There are three main types of conjunctivitis, or “pink eye,” as it is commonly known: viral, bacterial, and allergic, and this post focuses on the best eye drops, or treatment, for each.
Viral Pink Eye
Caused by the same viruses that can also cause the common cold — most commonly, adenovirus — viral pink eye can be a real bugger. Importantly, there are no good eye drops for treating viral pink eye.
Antibiotic eye drops won’t work, since those treat bacteria. And “get the red out” eye drops like Visine are no good either, because your eye will quickly become habituated to the tetrahydrozoline in the Visine. Tetrahydrozoline (and naphazoline, the ingredient in other, similar eye drops) are vasoconstrictors, which cause the blood vessels on the surface of the eye to constrict, so the eye appears less pink.
Sounds great, right? Well, the problem is those blood vessels become “addicted” to the medication, and when you stop using the Visine a couple of days later, you get rebound hyperemia — the blood vessels, now deprived of the medication, swell to larger than ever, making your eyes even more red and irritated than before. Visine, or other “red eye” eye drops, are never a good idea.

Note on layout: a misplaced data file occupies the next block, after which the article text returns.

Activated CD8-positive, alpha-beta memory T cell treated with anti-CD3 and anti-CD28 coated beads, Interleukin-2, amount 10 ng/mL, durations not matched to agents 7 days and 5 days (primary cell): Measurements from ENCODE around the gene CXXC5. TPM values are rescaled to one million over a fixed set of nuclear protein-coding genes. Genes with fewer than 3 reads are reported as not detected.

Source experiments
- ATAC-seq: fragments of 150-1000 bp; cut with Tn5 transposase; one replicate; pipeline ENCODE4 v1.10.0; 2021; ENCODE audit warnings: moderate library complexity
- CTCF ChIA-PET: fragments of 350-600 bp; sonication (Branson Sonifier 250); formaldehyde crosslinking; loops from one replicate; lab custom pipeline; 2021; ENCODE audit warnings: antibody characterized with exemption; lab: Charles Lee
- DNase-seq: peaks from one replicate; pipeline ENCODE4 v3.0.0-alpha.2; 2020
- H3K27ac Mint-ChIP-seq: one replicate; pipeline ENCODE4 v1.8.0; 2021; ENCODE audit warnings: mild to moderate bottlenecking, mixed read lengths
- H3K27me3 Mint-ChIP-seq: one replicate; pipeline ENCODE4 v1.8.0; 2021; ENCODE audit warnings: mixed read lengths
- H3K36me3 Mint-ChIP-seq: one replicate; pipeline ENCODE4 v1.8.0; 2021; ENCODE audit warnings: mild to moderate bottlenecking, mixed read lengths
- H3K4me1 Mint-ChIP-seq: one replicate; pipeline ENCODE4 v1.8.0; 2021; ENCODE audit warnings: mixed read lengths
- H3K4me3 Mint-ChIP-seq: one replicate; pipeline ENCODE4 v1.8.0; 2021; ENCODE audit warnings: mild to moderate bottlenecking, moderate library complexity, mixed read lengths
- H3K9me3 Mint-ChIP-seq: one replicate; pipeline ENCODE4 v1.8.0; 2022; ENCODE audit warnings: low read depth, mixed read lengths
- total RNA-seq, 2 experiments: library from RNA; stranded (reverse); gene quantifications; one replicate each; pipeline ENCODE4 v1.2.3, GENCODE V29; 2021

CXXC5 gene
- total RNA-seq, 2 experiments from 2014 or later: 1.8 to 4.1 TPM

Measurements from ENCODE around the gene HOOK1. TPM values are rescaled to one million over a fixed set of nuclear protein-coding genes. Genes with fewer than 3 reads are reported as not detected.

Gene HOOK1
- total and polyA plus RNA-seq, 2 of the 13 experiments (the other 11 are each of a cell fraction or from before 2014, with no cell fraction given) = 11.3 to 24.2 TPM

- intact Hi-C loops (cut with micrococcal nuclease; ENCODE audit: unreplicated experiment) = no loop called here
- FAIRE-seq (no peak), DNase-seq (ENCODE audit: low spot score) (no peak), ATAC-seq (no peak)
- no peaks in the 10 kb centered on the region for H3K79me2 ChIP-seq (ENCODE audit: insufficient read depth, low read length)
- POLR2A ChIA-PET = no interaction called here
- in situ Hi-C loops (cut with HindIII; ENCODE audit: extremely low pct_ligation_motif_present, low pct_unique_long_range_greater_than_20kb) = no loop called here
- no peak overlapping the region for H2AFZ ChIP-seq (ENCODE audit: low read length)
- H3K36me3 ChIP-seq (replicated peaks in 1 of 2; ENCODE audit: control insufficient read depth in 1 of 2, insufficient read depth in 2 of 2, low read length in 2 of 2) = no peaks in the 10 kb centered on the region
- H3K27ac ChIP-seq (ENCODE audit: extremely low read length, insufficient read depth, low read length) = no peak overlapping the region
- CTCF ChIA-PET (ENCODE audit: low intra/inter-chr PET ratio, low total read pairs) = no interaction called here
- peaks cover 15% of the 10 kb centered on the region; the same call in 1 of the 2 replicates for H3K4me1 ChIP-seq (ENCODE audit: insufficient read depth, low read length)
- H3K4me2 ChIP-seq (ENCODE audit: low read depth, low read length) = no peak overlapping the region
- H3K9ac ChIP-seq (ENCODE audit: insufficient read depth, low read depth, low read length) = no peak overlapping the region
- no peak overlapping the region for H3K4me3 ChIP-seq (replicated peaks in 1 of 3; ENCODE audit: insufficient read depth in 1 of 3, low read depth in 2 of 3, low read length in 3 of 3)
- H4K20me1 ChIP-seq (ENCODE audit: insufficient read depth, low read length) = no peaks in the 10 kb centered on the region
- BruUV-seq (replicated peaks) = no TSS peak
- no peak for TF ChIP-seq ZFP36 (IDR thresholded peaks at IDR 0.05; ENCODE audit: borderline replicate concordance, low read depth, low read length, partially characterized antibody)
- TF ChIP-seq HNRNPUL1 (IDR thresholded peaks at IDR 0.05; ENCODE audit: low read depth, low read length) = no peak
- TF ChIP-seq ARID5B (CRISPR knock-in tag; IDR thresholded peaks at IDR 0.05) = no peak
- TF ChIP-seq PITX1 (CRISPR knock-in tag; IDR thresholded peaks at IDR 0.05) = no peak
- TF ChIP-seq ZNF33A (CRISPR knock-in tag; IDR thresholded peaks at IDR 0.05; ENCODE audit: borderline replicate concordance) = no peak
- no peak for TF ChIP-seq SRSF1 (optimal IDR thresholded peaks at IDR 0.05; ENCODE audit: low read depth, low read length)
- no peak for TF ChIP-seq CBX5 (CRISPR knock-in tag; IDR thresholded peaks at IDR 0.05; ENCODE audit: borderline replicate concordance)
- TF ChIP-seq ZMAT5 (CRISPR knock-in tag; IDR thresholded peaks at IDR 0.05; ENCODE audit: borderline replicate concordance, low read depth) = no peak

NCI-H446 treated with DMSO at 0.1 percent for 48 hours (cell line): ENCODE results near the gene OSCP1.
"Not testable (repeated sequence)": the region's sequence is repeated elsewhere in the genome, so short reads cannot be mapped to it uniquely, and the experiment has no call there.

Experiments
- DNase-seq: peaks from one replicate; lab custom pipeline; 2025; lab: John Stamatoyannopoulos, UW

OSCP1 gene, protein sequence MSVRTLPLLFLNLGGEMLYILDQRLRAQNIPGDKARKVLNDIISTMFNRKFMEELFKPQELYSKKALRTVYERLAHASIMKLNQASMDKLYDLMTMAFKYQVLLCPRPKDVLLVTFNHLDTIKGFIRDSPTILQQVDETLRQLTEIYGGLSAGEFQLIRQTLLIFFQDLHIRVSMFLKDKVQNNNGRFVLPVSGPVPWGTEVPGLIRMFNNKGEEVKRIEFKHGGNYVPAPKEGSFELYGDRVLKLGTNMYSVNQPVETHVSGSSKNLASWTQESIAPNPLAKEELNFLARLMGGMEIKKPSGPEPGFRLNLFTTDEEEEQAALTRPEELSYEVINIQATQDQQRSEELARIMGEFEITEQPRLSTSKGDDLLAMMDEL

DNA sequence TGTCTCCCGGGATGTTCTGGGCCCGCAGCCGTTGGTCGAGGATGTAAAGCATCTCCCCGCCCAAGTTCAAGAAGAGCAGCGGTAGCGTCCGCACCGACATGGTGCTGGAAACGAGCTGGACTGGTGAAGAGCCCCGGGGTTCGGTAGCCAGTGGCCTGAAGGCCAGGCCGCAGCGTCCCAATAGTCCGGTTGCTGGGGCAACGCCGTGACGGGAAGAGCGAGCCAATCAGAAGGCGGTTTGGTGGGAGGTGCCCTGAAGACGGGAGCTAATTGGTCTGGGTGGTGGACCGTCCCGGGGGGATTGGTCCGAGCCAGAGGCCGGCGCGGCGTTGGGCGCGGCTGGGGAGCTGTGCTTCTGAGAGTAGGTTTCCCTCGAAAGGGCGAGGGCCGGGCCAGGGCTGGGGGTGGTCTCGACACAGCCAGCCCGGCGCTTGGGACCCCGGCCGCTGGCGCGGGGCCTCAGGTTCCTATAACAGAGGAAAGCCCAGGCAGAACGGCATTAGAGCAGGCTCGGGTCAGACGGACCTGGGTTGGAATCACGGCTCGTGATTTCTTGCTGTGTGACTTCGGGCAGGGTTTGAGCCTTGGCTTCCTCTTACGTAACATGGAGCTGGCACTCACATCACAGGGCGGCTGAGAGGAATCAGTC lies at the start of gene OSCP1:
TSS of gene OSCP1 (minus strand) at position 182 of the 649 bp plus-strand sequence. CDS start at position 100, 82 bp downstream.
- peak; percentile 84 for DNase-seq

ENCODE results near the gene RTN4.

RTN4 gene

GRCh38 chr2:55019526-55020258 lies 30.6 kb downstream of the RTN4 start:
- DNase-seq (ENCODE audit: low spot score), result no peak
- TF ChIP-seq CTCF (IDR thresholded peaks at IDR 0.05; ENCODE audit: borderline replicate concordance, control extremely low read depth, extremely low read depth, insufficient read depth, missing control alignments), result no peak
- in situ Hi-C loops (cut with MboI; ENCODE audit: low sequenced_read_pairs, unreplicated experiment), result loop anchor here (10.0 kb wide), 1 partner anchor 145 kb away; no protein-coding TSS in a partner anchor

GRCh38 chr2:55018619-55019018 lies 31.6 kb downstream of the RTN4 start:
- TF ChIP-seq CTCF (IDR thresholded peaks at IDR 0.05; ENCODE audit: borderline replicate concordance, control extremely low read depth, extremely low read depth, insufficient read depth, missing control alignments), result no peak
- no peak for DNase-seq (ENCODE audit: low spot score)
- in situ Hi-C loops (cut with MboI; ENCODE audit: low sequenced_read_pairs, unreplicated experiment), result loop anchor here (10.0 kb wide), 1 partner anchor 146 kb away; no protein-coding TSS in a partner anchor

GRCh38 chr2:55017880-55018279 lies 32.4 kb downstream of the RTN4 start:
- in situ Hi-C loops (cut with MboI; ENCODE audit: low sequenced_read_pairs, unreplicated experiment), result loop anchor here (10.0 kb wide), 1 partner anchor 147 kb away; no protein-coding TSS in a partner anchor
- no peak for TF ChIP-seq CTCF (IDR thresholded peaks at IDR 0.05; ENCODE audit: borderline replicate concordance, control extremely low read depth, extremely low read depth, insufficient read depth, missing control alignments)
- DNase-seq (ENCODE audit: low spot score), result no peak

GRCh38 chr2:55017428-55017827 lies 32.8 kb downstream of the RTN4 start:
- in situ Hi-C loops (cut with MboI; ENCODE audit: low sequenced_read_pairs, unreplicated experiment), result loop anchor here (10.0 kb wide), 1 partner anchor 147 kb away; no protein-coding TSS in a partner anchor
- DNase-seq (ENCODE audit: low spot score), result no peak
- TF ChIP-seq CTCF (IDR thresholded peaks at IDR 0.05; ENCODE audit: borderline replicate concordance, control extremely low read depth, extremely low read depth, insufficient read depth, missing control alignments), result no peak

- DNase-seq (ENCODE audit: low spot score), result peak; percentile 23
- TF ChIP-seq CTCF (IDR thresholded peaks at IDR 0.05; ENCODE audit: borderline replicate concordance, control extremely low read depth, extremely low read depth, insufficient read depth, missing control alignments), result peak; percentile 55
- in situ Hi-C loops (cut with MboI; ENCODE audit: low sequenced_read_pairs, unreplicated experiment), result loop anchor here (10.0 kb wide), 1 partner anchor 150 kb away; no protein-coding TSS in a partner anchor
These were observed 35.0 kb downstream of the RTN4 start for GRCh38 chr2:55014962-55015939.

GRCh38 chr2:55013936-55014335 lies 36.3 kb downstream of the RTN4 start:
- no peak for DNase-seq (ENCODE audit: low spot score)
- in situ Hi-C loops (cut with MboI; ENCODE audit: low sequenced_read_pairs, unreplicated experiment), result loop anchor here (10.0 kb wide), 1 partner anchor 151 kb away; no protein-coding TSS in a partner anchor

Bacterial Pink Eye
Fortunately, for pink eye that is caused by a bacterial infection, there are many wonderful options for eye drops. If your doctor diagnoses bacterial conjunctivitis, he or she may prescribe eye drops such as ofloxacin or polytrim, or an ointment like erythromycin. True bacterial conjunctivitis should resolve within a day or two of starting antibiotic eye drops. If it doesn’t, it’s likely not bacterial.
Allergic Pink Eye
Pink eye that is accompanied by itchy, watery eyes is often due to allergies to something in the environment. It’s easy to treat with over-the-counter ketotifen eye drops. Cold compresses can help too. Oral antihistamines can also be helpful.
For more information about pink eye, including signs and symptoms, as well as red flags, read this article.